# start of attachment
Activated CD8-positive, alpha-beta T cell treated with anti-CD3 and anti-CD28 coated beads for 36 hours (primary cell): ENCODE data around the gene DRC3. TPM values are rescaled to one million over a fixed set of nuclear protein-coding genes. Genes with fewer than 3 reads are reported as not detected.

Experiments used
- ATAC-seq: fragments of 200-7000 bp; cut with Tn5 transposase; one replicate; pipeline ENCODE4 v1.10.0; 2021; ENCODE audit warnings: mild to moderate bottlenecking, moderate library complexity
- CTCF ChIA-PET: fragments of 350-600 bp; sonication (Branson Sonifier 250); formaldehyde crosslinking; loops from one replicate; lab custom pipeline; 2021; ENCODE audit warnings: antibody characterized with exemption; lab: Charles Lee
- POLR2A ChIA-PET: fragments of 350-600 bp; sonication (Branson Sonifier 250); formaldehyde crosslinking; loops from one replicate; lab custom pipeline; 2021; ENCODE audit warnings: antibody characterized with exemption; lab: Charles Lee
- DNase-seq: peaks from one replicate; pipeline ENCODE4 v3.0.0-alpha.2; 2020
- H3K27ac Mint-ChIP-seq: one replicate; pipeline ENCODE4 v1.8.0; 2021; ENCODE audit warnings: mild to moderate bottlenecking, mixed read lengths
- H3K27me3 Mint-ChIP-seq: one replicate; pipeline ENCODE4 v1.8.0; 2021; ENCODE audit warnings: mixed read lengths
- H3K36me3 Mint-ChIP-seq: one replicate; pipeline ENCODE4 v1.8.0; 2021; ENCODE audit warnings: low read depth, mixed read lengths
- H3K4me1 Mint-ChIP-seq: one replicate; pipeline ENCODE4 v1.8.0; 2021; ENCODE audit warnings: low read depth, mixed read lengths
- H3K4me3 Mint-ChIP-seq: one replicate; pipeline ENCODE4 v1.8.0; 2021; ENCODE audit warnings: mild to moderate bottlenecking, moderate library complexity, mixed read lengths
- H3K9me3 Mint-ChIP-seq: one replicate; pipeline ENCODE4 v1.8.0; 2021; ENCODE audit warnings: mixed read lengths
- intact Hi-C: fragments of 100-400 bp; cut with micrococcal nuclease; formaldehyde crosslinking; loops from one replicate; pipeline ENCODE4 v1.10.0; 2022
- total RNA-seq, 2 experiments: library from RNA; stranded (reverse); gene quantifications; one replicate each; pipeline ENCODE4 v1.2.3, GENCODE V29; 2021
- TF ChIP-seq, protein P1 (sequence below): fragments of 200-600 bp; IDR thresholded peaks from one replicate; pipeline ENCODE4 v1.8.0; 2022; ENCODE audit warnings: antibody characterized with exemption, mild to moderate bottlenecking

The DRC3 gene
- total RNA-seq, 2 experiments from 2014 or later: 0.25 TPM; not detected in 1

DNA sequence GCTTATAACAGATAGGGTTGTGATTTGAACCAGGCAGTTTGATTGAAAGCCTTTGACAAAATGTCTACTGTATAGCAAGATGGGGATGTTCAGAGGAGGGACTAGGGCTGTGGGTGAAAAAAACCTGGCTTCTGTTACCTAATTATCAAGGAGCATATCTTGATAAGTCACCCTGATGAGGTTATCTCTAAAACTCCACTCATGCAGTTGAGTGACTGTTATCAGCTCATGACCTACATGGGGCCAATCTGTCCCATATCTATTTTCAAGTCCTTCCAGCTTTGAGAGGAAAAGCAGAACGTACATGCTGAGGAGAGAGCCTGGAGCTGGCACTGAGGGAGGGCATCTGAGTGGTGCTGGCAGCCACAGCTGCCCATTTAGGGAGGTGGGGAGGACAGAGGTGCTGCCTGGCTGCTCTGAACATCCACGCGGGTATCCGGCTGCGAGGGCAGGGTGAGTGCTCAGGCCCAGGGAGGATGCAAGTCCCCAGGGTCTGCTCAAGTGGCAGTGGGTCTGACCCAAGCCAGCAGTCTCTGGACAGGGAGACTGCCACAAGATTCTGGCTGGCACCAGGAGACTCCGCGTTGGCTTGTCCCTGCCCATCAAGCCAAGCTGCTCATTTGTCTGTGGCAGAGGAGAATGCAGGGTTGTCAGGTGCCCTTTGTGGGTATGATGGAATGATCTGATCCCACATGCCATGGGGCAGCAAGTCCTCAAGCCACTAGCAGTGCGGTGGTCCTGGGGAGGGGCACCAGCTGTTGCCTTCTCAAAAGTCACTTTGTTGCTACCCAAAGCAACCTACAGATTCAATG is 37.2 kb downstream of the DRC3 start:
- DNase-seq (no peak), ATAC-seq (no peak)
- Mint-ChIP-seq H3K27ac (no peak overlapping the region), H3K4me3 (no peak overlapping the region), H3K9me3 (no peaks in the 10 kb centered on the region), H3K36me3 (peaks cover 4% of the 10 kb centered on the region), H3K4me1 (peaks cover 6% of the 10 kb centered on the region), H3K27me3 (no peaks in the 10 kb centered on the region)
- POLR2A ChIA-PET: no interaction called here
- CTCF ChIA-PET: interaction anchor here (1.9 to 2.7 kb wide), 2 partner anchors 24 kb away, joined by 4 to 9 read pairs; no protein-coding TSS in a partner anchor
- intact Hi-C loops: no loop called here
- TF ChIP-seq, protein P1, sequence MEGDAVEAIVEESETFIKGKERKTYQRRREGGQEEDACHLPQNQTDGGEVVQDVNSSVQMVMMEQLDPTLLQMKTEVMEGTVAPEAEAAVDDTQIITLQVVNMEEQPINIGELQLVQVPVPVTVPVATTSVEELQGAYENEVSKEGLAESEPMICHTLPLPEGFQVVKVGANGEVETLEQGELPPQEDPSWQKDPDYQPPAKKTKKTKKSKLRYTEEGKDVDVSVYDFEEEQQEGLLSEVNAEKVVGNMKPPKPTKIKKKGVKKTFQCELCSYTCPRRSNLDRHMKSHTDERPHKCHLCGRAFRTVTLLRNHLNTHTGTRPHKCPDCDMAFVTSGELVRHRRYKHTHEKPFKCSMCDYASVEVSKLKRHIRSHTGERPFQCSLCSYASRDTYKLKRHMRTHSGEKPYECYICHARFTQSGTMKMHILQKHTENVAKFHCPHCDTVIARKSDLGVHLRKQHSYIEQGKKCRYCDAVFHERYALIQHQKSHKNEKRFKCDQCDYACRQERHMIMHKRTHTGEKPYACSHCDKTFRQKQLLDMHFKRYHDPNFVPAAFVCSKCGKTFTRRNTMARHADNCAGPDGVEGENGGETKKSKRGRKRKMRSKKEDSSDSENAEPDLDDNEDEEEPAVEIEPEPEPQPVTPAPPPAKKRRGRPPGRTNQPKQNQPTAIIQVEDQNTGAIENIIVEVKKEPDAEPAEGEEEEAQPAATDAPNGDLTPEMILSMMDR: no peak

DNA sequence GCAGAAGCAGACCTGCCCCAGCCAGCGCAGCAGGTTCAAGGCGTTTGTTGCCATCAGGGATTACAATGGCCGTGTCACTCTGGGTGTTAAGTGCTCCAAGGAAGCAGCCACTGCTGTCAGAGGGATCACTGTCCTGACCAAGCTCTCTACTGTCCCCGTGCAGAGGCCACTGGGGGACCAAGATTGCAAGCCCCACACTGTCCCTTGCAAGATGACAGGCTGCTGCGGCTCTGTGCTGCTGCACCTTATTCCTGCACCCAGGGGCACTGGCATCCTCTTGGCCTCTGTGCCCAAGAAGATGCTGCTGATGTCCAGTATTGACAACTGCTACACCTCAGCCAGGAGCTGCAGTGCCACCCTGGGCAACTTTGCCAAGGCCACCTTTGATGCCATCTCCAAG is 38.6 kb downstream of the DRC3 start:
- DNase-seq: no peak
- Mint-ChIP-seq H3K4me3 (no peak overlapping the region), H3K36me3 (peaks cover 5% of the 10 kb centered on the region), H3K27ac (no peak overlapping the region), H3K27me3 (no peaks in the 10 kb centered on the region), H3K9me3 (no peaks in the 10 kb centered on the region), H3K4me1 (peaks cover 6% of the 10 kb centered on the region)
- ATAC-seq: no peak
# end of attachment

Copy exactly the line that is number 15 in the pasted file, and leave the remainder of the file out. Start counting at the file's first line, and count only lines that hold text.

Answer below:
- TF ChIP-seq, protein P1 (sequence below): fragments of 200-600 bp; IDR thresholded peaks from one replicate; pipeline ENCODE4 v1.8.0; 2022; ENCODE audit warnings: antibody characterized with exemption, mild to moderate bottlenecking